Yeah. Right. And just who do you think you're kidding, Reaper?
So he obeyed his instinctive need to go to the younger man, and go fast. He took an exit, following his senses, his intuition, and as he got nearer, he realized it was a damn good thing he had.
Reaper felt the cold breath of his grim namesake nearby and knew that Seth, his own charge, was near death. He skidded the car to a halt, leapt out, turned and ran, moving so quickly that he was invisible to human eyes. Moments later, he was at the mouth of an alley, where four upright men were kicking and beating one who lay on the ground, curled loosely in on himself.
Reaper didn't speak, he just moved. His first blow sent one man smashing into a wall, where his head took a chunk out of the cinder block it hit. He grabbed the second one by his nape and hurled him through the air, not bothering to watch where he came down, though he heard glass breaking. He grabbed the third by his hair and slammed his face into the ground. And then he delivered a kick to the solar plexus of the fourth that probably split his intestine apart. And all of it in the space of two seconds, possibly less.
Finally he knelt beside the young man, his cast-iron stomach churning as he bent closer. Seth's face had been badly beaten. His eyes were swollen and purple, his nose broken, lips split, jaw unhinged or broken. His own mother wouldn't have known him. Reaper knew him, though. He knew his scent, his essence. His restless, frustrated energy.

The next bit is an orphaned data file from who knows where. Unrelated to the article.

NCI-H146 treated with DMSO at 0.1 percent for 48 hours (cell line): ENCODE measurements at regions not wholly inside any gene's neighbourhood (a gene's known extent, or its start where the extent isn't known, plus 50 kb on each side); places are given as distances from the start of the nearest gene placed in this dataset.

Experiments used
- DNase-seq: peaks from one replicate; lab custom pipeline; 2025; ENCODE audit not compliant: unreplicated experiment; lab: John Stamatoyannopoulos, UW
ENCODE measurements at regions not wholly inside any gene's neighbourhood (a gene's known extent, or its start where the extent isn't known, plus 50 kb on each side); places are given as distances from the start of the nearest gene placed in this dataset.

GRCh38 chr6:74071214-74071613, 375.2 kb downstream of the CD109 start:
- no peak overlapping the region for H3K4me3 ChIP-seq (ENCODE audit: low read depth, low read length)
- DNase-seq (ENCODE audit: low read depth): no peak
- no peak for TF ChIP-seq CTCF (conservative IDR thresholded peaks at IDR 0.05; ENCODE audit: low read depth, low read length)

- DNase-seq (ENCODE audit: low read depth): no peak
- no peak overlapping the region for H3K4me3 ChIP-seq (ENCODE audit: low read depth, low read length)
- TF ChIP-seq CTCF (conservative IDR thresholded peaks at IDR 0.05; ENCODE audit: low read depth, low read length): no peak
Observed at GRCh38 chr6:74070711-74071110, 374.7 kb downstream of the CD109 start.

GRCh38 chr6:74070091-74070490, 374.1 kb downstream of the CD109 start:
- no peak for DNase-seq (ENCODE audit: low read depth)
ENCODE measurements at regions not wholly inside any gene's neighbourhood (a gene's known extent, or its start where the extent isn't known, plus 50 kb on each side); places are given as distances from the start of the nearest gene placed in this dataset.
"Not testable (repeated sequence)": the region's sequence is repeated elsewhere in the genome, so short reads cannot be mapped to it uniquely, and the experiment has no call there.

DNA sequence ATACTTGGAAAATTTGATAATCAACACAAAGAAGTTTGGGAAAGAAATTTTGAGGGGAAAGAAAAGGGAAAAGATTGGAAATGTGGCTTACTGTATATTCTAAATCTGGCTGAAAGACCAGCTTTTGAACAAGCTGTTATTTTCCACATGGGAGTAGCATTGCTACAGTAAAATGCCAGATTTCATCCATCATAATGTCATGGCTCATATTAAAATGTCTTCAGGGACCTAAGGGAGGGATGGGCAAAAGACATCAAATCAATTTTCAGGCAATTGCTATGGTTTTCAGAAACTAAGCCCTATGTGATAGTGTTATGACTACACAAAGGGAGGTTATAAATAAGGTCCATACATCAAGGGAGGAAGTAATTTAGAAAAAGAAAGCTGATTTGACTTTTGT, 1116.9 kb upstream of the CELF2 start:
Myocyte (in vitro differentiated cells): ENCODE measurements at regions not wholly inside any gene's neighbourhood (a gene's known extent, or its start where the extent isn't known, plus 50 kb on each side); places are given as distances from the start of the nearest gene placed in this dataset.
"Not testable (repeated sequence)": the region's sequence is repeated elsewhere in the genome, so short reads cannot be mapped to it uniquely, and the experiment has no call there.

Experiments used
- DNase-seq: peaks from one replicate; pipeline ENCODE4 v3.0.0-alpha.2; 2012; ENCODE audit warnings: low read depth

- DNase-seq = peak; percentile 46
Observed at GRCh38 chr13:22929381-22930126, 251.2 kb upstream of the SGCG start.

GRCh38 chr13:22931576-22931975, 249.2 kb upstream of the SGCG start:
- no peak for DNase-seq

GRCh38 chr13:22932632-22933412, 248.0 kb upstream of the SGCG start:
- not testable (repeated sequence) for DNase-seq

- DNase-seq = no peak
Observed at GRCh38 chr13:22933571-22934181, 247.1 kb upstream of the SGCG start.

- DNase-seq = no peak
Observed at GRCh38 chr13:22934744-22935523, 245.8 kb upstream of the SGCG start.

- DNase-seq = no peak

As much as he disliked physical contact, there was nothing else for it right then. Reaper slid an arm beneath Seth's shoulders and lifted his head up from the concrete floor of the alley where he lay. His body was as broken as his face, but it didn't show as much to the naked eye.
"Did J.J. get away?" Seth asked. His voice was coarse and soft.
Reaper narrowed his eyes, then probed the younger man's mind and saw the scene unfolding through Seth's memory. The attack. The other, even younger, man, J.J., being beaten. He saw what Seth had done, taking the attackers on himself to give J.J. the chance to escape. He could easily have gotten away himself, but he hadn't. Reaper sensed that J.J. had. "Yes, he's safe," he said.
Seth sighed and closed his eyes. "I'm glad."
Seth was dying. Or else he wasn't. The decision was his.